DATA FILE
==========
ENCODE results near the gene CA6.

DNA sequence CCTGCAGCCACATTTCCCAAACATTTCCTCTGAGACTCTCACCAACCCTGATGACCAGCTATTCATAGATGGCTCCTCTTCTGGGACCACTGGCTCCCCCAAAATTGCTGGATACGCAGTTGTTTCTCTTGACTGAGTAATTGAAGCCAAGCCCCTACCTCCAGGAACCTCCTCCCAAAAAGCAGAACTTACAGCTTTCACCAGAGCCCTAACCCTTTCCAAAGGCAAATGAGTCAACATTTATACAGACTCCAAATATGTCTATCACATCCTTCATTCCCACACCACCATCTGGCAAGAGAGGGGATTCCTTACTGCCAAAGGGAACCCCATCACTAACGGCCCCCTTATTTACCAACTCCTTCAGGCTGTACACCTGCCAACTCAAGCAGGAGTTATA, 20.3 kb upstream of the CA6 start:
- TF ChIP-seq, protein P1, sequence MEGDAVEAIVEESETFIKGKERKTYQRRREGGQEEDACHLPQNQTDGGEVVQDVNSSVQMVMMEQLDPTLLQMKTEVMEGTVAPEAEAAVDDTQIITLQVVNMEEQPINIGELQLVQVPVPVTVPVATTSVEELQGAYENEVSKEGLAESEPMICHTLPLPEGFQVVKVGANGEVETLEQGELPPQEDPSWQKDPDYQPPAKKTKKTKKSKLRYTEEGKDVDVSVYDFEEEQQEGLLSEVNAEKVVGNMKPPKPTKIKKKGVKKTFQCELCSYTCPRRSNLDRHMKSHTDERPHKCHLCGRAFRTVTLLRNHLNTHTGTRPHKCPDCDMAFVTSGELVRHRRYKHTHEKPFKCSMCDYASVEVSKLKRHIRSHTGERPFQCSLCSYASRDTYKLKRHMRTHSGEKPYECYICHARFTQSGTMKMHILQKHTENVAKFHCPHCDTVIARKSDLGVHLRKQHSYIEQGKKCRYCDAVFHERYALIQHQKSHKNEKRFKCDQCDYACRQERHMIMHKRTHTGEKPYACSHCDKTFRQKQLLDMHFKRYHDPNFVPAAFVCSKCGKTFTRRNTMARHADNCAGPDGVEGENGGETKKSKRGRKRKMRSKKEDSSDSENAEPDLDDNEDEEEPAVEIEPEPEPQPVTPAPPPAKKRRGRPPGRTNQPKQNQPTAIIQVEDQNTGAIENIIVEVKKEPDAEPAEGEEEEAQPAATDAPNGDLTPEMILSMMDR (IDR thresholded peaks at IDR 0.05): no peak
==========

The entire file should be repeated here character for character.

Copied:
ENCODE results near the gene CA6.

DNA sequence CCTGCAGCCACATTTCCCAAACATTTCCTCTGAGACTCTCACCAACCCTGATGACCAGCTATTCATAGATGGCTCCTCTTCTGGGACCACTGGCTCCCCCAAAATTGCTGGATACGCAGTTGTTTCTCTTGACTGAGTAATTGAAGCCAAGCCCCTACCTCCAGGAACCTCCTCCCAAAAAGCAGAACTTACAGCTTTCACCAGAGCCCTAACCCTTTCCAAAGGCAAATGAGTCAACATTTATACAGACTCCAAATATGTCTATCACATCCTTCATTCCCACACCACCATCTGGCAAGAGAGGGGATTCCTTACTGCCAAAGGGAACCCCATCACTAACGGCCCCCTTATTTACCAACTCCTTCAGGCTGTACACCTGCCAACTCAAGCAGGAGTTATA, 20.3 kb upstream of the CA6 start:
- TF ChIP-seq, protein P1, sequence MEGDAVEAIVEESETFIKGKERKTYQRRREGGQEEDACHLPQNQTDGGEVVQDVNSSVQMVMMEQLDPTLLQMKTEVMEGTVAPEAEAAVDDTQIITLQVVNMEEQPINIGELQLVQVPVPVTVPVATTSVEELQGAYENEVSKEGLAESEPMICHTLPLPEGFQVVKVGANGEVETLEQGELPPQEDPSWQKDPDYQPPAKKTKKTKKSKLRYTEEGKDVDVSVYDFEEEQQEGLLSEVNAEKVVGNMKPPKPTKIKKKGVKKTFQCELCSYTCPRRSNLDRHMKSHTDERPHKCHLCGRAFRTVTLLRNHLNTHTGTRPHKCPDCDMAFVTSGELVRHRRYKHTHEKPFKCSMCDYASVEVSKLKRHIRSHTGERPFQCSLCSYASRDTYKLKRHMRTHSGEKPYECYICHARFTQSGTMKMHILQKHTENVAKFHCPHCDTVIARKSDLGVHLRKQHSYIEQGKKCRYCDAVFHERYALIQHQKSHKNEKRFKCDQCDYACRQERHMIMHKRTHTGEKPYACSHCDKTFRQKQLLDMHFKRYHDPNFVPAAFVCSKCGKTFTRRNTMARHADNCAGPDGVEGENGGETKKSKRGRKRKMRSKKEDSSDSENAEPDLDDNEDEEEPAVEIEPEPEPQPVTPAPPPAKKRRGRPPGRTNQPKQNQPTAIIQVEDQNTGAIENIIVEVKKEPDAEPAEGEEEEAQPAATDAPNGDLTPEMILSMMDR (IDR thresholded peaks at IDR 0.05): no peak